No one would stare at our faces at the Golden Nugget as if to say, "Do you know what time it is? What kind of breakfast is this?" Whatever the hour, it was never too late to start the day. I liked that, it was nice for all those who had pulled an all-nighter; it was even a luxury you couldn't find at five star hotels. As someone who had missed breakfast times all my life, I was enjoying having breakfast in America whenever I felt like it. No wonder they call it the land of freedom ... I think the most important meaning of this freedom are the diners which are open 24 hours a day.
It's not important who you are or where you come from in these 24-hour Diners. There are waitresses who are willing to pour you coffee at any time of the day. They're usually called Kathy, Shelley or Denny, old fashioned but easy to remember American names. You don't often come across names that are longer than two syllables. A blonde, wasp woman is offering you unlimited coffee with a huge smile on her face. You can't imagine what this feels like to a foreigner ... These waitresses have a different kind of compassion; they are unconditionally willing to share your most intimate American dreams with you; like they will be there forever but you'll definitely one day achieve something big ...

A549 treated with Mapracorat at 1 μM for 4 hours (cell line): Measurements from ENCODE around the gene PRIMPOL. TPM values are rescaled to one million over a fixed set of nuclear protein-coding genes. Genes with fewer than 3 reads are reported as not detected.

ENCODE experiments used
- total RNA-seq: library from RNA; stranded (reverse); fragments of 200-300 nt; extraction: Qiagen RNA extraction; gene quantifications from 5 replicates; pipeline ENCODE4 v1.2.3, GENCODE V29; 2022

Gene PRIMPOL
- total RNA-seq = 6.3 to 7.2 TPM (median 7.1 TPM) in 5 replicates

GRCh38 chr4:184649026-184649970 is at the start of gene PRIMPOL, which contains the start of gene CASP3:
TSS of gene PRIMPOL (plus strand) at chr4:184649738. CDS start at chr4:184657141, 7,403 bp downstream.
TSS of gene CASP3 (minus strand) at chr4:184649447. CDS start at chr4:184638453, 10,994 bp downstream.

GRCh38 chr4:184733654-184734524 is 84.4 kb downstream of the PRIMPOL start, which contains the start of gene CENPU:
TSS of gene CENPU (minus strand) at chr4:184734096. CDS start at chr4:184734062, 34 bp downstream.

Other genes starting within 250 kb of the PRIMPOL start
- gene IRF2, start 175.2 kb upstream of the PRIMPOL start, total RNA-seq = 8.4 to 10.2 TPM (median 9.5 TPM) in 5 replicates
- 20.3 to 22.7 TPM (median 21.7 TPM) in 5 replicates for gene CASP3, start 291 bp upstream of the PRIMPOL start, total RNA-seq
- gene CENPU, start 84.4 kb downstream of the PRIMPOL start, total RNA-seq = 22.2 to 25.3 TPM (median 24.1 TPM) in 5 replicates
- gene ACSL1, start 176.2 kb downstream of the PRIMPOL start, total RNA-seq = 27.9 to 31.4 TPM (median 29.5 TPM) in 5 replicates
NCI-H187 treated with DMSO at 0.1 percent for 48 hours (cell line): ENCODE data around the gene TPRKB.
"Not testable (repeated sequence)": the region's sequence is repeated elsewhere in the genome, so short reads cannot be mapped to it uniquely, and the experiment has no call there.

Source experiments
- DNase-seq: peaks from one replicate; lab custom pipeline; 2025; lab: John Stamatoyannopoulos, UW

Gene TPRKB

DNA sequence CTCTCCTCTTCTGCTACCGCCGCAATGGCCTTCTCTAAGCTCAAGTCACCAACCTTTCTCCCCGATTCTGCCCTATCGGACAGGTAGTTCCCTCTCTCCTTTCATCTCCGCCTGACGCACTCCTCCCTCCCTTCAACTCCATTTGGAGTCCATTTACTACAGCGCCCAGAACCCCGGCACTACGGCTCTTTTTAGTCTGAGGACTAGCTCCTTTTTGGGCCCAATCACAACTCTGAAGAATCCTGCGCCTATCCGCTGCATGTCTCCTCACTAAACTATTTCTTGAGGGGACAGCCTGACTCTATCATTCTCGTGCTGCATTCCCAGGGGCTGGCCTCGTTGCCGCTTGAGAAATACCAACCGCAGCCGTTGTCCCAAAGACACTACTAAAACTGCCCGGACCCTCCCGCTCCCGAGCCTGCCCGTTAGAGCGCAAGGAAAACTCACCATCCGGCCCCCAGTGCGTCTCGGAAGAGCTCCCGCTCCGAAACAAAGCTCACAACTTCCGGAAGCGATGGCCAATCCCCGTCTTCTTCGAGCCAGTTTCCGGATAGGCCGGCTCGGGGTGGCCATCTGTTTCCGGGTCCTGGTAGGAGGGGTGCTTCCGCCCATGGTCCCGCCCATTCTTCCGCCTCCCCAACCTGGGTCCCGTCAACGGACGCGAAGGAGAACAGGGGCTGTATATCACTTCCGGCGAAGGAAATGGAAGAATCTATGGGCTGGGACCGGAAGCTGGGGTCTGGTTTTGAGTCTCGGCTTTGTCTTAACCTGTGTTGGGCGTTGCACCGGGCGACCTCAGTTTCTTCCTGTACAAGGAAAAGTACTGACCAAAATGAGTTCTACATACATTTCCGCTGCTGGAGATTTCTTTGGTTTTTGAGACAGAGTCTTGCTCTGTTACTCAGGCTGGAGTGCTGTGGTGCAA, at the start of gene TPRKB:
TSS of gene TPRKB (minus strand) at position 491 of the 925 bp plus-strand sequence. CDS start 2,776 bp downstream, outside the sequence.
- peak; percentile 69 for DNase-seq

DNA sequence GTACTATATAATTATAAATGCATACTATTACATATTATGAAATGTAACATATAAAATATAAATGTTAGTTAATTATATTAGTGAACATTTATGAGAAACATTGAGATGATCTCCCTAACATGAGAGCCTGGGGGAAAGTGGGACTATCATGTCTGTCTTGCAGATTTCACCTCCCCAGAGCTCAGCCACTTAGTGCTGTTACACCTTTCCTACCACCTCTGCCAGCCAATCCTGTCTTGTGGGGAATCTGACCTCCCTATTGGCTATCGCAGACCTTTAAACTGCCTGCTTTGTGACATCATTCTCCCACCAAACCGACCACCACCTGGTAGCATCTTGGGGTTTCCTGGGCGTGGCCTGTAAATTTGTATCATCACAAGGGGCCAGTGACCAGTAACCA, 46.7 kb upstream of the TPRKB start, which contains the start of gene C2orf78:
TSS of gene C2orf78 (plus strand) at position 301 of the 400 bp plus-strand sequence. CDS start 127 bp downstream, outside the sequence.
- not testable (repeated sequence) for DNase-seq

The closest diner to Mozart Street was the Golden Nugget on Diversey Road. I usually sat at a table near the window and avoided the chat around the counter that pulls you in like a tornado. I guess they knew me by now: The poor, pregnant foreigner! They'd put extra chocolate chips on my pancakes and I'd put extra maple syrup on them. One day as I started to order my pancakes the waitress jumped in and said "The usual, right?" All my life I wanted to hear that question! Now I belonged somewhere and I officially had a routine. I had my library card in my pocket: the Lincoln Library ... And the blonde waitress at the Golden Nugget asking me as she smiled, "The usual, right?"
These little things slowly but surely were planting seeds of a state of belonging in my heart. One day they would bloom ...
Chapter ThreeOld Fashioned Things